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The deduction is expired and will not be available for people to claim on their 2015 tax returns unless Congress passes the tax extenders bill.
States are waiting for Congress to act on an income tax provision that affects many of their residents—the deduction for state and local sales taxes. This federal deduction expired at the end of 2014, and if it is not extended, people in states with no or limited income tax would be most affected. In recent years, policymakers have approved one- or two-year extensions of the sales tax deduction as part of a broad package of temporary tax laws known as the "tax extenders." But as of now the deduction is expired and will not be available for people to claim on their 2015 tax returns unless Congress passes the tax extenders bill.
What is the state and local sales tax deduction?
Tax filers who itemize deductions on their federal returns may deduct certain taxes paid to state and local governments, such as real estate, personal property, and income taxes. Under this provision, filers could choose to deduct state and local sales taxes instead of income taxes, but that option expired at the end of 2014. About 10 million filers claimed a total of $17 billion in state and local sales tax deductions in 2013, the most recent year for which data is available.
Nationwide, about 7 percent of all filers claimed the sales tax deduction in 2013 and the average deduction per tax filer was $113. However, because filers must choose between deducting income or sales taxes, the claim rate and average amount were significantly higher in eight states with no or limited income tax. In Washington state, for example, which has a sales tax and no income tax, nearly 26 percent of federal filers claimed the deduction in 2013 and the average deduction per filer was $610 (see table showing the top 10 states). States that have income taxes tend to have lower claim rates because many filers deduct income instead of sales taxes.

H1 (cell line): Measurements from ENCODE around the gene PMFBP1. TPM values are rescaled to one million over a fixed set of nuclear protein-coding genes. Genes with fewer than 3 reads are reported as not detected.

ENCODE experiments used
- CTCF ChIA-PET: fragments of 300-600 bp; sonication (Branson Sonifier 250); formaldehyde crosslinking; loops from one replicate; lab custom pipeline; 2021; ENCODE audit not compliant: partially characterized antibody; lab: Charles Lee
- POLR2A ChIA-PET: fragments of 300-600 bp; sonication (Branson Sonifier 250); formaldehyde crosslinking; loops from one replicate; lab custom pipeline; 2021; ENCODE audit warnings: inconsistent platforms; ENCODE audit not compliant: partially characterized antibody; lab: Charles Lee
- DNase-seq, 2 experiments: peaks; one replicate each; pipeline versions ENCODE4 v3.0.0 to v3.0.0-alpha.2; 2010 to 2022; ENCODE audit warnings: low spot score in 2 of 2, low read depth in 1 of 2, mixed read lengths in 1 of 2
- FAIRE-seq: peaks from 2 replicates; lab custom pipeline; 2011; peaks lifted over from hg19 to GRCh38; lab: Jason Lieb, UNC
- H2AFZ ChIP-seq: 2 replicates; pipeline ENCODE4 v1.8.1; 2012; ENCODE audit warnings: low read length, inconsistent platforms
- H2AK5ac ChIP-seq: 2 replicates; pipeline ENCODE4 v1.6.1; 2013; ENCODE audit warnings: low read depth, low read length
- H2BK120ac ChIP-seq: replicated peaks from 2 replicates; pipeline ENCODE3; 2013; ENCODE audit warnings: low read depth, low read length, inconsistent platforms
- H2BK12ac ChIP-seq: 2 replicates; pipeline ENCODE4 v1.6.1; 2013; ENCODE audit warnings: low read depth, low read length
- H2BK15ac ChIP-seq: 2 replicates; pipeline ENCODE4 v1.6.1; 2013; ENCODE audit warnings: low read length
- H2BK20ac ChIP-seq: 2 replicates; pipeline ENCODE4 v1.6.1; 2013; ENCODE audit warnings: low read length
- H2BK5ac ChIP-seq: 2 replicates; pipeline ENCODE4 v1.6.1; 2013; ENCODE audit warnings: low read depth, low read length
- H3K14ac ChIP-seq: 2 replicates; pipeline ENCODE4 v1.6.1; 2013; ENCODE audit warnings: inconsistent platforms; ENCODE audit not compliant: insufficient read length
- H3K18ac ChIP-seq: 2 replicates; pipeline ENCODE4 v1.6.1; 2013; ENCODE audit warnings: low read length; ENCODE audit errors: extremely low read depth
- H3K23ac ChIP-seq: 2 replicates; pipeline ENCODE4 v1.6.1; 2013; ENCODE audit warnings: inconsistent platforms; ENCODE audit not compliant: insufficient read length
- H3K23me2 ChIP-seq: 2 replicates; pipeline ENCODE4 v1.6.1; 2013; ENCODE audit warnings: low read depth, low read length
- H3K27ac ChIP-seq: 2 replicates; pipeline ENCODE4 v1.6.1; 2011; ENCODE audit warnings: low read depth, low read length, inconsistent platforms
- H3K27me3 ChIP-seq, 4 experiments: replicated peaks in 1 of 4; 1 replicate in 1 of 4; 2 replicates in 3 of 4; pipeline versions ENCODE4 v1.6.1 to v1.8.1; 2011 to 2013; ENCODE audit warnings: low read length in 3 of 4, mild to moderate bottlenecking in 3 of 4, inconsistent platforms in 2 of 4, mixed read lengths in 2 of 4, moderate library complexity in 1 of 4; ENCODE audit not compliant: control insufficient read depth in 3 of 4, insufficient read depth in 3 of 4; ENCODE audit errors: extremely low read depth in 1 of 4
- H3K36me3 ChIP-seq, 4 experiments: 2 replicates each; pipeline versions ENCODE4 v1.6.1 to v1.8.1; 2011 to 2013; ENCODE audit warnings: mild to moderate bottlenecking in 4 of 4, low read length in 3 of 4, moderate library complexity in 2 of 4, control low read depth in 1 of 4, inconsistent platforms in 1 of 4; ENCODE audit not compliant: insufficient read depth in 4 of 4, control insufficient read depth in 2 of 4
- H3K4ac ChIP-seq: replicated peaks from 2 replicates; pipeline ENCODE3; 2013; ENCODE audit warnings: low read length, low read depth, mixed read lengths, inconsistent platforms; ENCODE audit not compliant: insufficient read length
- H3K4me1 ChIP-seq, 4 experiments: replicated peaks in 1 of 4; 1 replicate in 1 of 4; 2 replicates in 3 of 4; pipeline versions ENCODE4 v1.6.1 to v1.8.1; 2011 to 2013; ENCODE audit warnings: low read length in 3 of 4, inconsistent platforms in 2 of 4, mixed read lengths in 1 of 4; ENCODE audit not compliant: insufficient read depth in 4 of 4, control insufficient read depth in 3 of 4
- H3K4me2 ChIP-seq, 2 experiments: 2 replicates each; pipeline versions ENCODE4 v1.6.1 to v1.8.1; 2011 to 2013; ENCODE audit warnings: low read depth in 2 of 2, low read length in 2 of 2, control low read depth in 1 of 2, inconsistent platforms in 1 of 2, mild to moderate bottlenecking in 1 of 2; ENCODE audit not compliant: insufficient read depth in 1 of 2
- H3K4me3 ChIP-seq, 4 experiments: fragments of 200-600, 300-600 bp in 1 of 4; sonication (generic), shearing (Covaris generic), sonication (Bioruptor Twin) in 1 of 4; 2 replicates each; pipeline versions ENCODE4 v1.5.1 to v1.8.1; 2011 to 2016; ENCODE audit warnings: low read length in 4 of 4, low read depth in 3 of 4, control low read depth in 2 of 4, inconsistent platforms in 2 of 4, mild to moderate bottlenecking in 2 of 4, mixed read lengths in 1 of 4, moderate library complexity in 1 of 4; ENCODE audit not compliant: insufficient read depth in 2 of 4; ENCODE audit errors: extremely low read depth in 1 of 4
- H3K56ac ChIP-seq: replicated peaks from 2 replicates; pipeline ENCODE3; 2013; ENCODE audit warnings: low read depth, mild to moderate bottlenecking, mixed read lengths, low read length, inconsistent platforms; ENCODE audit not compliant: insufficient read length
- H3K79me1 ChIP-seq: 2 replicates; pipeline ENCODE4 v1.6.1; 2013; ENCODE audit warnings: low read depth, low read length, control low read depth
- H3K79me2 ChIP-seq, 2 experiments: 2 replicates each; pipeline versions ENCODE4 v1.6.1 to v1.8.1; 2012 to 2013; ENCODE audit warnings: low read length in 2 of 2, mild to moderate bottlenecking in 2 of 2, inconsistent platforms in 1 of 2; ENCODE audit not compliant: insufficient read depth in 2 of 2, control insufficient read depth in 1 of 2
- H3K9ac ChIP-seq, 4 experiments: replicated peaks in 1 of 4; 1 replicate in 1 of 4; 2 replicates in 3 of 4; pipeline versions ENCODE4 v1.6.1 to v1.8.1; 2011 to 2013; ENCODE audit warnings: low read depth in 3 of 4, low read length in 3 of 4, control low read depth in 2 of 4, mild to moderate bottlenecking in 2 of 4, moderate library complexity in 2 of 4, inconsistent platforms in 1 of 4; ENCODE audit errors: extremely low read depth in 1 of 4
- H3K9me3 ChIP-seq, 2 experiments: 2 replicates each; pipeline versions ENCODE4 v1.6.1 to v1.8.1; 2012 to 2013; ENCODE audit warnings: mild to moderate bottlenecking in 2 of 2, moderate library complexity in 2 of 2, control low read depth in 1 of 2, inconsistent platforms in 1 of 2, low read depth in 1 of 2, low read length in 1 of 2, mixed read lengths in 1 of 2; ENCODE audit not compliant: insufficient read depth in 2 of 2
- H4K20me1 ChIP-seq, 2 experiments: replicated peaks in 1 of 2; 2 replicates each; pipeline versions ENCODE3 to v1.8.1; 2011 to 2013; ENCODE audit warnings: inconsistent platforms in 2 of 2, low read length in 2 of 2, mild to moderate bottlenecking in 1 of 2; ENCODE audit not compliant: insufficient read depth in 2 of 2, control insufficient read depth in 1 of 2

How do the deductions for state and local taxes affect states?
Federal deductions for state and local taxes—including real estate, personal property, and income or sales taxes—lower the taxes paid by individuals who claim them and so reduce the overall cost to taxpayers of state and local spending. Effectively, the federal government covers a share of the cost of state and local services. The Congressional Budget Office and the Congressional Research Service have suggested that state and local governments may be more likely to impose higher taxes that are deductible at the federal level and to provide more services because of this deduction. Changes to these deductions, such as the expiration of the sales tax deduction, could affect states’ decisions about their own tax policies, including the level and mix of taxes. If these deductions were reduced or eliminated, states with the highest claim rates and average per-filer deductions would be most affected.
This article was originally published by The Pew Charitable Trusts.
Mark Robyn, a senior associate at The Pew Charitable Trusts, researches and analyzes fiscal federalism.
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